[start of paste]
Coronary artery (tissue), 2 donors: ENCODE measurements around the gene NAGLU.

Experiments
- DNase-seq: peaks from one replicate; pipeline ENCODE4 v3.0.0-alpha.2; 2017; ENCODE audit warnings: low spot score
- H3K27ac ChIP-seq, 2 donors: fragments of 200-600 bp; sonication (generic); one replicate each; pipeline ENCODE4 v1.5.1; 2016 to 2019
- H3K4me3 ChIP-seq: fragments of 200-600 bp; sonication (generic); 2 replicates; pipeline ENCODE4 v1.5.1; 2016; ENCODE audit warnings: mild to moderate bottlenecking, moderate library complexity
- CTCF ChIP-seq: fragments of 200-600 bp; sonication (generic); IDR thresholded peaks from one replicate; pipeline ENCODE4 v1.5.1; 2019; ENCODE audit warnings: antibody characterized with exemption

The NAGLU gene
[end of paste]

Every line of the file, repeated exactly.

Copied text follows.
Coronary artery (tissue), 2 donors: ENCODE measurements around the gene NAGLU.

Experiments
- DNase-seq: peaks from one replicate; pipeline ENCODE4 v3.0.0-alpha.2; 2017; ENCODE audit warnings: low spot score
- H3K27ac ChIP-seq, 2 donors: fragments of 200-600 bp; sonication (generic); one replicate each; pipeline ENCODE4 v1.5.1; 2016 to 2019
- H3K4me3 ChIP-seq: fragments of 200-600 bp; sonication (generic); 2 replicates; pipeline ENCODE4 v1.5.1; 2016; ENCODE audit warnings: mild to moderate bottlenecking, moderate library complexity
- CTCF ChIP-seq: fragments of 200-600 bp; sonication (generic); IDR thresholded peaks from one replicate; pipeline ENCODE4 v1.5.1; 2019; ENCODE audit warnings: antibody characterized with exemption

The NAGLU gene